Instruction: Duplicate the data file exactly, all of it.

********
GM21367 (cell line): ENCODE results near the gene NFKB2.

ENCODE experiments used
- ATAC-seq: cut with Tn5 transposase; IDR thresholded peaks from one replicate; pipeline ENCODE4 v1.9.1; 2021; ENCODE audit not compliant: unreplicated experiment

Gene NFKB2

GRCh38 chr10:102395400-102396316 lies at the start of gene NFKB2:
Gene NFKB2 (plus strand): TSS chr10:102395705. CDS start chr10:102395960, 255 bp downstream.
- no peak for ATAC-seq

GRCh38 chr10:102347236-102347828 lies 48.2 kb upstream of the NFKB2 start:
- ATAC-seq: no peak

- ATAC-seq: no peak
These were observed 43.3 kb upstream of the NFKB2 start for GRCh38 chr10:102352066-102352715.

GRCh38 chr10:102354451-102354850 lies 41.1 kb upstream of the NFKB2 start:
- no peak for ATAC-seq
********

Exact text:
GM21367 (cell line): ENCODE results near the gene NFKB2.

ENCODE experiments used
- ATAC-seq: cut with Tn5 transposase; IDR thresholded peaks from one replicate; pipeline ENCODE4 v1.9.1; 2021; ENCODE audit not compliant: unreplicated experiment

Gene NFKB2

GRCh38 chr10:102395400-102396316 lies at the start of gene NFKB2:
Gene NFKB2 (plus strand): TSS chr10:102395705. CDS start chr10:102395960, 255 bp downstream.
- no peak for ATAC-seq

GRCh38 chr10:102347236-102347828 lies 48.2 kb upstream of the NFKB2 start:
- ATAC-seq: no peak

- ATAC-seq: no peak
These were observed 43.3 kb upstream of the NFKB2 start for GRCh38 chr10:102352066-102352715.

GRCh38 chr10:102354451-102354850 lies 41.1 kb upstream of the NFKB2 start:
- no peak for ATAC-seq